An analysis revealed that approximately 160,000 individuals are residing in concealed, frequently cramped, and potentially hazardous bedsit-style housing throughout England.
According to data gathered by local authorities, there are approximately 32,000 unlicensed HMOs in existence. These properties are estimated to house around 159,340 tenants, who are typically attracted by lower rental prices during times of financial strain.
The situation may be severe, with instances of over 10 individuals using one bathroom, unsanitary surroundings, and inadequate safety measures in case of a fire.
Landlords have increased their loans in order to put money into HMOs since 2018. A landlord who rents to one family can anticipate receiving 5% of the property’s worth in rent each year, while a licensed HMO usually brings in around 7.5%, and sometimes even 10%. Profits from unlicensed bedsits are expected to be even greater, as landlords can fit more tenants and are not required to follow licensing regulations.
The examination of the increase in “bedsit Britain” is a component of The Guardian’s Living Hell series, which centers on the private rental sector.
According to data from local authorities reported to the government from 2011 to 2022, the projected amount of larger hidden sleeping quarters – ones that can house over five individuals who are not related and share communal bathrooms and kitchens – has risen by 46% in the last decade in England.
Unlicensed shared properties lack monitoring of occupancy rates, fire safety protocols, and overall living conditions.
Rephrased: In England, a license is needed for large HMOs, while smaller ones only need a license in select regions. Based on recent estimates, there are over 367,000 smaller bedsits in England, with a population of at least 1 million.
According to the Guardian’s investigation, Southend in Essex has over 670 unregistered bedsits that have gone unnoticed by the council’s housing enforcement team. This year, two landlords were charged for running unlicensed HMOs, revealing the lucrative gains from overcrowding individuals in poorly kept properties.
A single landlord collected a monthly sum of over £5,800 from 18 tenants for 11 rooms in an unsanitary, rodent-ridden ex-hotel that lacked a functional kitchen, had unusable toilets, a defective gas supply, clogged drains, and partially obstructed fire exits.
A different property owner received £5,480 each month for a property that was infested with mold, had too many people living in it, lacked proper heating, and had cooking appliances placed near sofas. The property had 11 rooms and was occupied by 16 adults and five children, with some families having to share a single room.
The local government of Southend reported an observed rise in the quantity of HMOs within the coastal town. Enforcement officers are diligently checking for proper planning approval and compliance with housing regulations.
Haringey, in north London, which has issued 43 fines to landlords running unlicensed HMOs since May 2021, said officers were uncovering accommodation where three or four people, or sometimes whole families, shared a single room.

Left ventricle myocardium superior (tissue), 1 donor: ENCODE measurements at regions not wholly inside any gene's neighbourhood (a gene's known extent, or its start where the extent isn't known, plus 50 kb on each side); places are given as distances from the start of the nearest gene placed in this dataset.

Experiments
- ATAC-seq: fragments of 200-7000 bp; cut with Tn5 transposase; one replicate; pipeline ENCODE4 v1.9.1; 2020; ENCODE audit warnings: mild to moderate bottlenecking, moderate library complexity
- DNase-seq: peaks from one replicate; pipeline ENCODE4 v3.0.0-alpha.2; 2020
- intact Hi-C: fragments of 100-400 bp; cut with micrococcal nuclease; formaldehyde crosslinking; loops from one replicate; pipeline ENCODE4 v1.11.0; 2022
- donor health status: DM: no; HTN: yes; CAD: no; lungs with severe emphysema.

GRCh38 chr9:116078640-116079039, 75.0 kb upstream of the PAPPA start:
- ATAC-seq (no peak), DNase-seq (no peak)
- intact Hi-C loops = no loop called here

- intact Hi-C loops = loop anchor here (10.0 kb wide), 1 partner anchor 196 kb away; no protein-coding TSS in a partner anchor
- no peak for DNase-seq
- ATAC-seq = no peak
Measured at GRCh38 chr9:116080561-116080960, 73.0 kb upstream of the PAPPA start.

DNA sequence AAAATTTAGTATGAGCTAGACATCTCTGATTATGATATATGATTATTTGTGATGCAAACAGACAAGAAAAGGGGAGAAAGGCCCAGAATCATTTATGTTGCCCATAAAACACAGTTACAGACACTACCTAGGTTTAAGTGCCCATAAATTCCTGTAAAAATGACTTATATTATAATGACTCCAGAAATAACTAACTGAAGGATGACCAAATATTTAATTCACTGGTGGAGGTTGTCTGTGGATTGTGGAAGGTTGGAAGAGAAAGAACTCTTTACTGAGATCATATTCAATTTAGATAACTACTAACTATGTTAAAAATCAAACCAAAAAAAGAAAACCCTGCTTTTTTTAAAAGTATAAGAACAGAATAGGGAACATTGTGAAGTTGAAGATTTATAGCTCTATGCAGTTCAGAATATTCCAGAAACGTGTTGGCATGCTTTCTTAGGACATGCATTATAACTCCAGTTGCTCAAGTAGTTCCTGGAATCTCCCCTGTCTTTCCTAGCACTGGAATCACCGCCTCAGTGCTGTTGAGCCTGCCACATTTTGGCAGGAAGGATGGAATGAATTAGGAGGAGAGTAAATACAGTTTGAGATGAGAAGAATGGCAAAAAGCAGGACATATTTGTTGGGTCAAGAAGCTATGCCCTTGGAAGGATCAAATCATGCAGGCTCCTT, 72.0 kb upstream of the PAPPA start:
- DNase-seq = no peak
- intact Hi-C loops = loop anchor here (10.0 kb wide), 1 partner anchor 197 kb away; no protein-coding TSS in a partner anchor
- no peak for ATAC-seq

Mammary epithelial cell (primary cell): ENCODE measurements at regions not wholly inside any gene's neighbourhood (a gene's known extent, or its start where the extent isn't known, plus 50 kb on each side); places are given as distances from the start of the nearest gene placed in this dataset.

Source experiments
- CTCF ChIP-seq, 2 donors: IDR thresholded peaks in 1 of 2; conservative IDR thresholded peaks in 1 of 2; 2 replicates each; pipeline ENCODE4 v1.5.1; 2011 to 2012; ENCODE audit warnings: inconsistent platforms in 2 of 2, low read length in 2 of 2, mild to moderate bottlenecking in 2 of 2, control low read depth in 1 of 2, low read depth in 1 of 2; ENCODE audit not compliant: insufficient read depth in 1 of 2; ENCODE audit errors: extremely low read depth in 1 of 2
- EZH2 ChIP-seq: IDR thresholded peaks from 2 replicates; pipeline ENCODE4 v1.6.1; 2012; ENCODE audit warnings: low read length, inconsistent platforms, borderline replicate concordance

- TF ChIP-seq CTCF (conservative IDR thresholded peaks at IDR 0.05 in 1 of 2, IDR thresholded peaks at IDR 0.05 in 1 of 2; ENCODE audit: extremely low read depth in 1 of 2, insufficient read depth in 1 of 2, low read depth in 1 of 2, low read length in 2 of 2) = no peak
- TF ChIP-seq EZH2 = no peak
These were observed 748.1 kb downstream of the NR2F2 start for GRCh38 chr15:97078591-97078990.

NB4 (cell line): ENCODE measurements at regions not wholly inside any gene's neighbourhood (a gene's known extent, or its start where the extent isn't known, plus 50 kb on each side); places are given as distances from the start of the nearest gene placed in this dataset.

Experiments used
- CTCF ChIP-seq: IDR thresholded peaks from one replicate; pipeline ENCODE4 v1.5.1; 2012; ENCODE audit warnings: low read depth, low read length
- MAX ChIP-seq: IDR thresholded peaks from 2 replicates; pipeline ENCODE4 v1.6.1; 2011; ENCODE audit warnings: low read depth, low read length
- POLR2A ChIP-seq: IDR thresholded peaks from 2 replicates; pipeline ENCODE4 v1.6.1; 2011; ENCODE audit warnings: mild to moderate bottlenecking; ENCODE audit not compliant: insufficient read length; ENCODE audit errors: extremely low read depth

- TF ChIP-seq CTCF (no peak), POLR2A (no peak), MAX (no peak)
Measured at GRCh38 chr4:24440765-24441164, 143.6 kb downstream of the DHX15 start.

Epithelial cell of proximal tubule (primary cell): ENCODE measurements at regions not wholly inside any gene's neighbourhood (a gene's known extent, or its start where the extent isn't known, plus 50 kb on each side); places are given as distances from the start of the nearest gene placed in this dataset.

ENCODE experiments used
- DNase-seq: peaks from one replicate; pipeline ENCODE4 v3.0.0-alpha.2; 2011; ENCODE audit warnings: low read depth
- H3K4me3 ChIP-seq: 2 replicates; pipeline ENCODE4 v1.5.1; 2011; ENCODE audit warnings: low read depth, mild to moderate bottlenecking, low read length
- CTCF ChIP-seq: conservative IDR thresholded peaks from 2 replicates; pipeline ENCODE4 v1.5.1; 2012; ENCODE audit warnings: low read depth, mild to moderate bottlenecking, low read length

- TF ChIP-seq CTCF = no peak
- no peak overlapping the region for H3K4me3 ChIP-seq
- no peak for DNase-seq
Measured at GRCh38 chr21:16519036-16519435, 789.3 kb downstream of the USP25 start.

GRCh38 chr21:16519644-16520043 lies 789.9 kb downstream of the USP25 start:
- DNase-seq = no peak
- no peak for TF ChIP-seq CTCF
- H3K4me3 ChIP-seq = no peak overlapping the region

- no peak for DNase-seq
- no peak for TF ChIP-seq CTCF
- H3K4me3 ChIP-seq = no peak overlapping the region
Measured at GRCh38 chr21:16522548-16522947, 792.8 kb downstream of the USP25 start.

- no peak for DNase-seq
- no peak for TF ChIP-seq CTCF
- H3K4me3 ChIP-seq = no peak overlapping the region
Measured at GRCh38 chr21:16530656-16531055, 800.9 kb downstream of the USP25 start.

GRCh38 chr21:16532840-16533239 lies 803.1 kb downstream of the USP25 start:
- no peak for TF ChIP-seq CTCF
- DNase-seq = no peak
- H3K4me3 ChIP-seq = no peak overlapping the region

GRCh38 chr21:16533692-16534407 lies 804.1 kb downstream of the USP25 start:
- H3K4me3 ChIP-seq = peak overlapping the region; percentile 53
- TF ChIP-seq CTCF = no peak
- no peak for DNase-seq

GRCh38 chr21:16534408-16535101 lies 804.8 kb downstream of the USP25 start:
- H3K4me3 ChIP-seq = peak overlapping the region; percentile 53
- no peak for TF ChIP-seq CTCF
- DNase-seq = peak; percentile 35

According to Sarah Williams, Haringey’s housing cabinet member, it is not uncommon for couples with babies to be living in single rooms within HMOs. This is a source of frustration and anger, and she believes that the government needs to step in to regulate and control the rental market.
The area, with a population of approximately 22,000 and 5,000 HMOs, has experienced a rise in HMO conversions. In the past year, there was an almost 20% surge in planning applications to convert single-family homes into HMOs, exceeding the average of the previous five years.
Williams stated that landlords who typically made agreements with the council to offer temporary housing for the homeless are now transitioning to the private HMO sector to capitalize on increased rental rates. She expressed concern that this trend is making it difficult for them to compete in the market.
Despite implementing planning restrictions to prevent the spread of HMOs, many areas in the country are still experiencing the loss of family homes.
According to Nigel Wicks, a professional who conducts inquiries and attends planning meetings for various councils in the country, certain developers proceed with their projects even without authorization and continue to do so regardless of obtaining approval. He stated, “In situations where the potential gains are significant compared to the initial investment, developers have the upper hand and local planning authorities find it difficult to keep pace.”
He often witnessed individuals, including young ones, residing in inadequate living conditions. “Just last week, I visited a building that was supposed to be a three-bedroom house for a family, but instead was divided into nine separate units, three of which were in the basement with no natural light… One unit, which was smaller than 30 square meters and had a ceiling height of less than 2 meters, was occupied by a couple with a child,” he stated.
The market for HMOs (houses in multiple occupation) has grown significantly in recent years. According to UK Finance, an industry organization for banks, the amount of loans for purchasing HMOs has more than doubled from £310m in 2018 to £683m in 2022.
The department responsible for Levelling Up, Housing, and Communities has expressed its commitment to addressing the issue of unscrupulous landlords. They have implemented measures to assist local authorities in effectively dealing with unlicensed HMOs, including the introduction of civil penalties of up to £30,000 and the ability to order rent repayments for a variety of violations.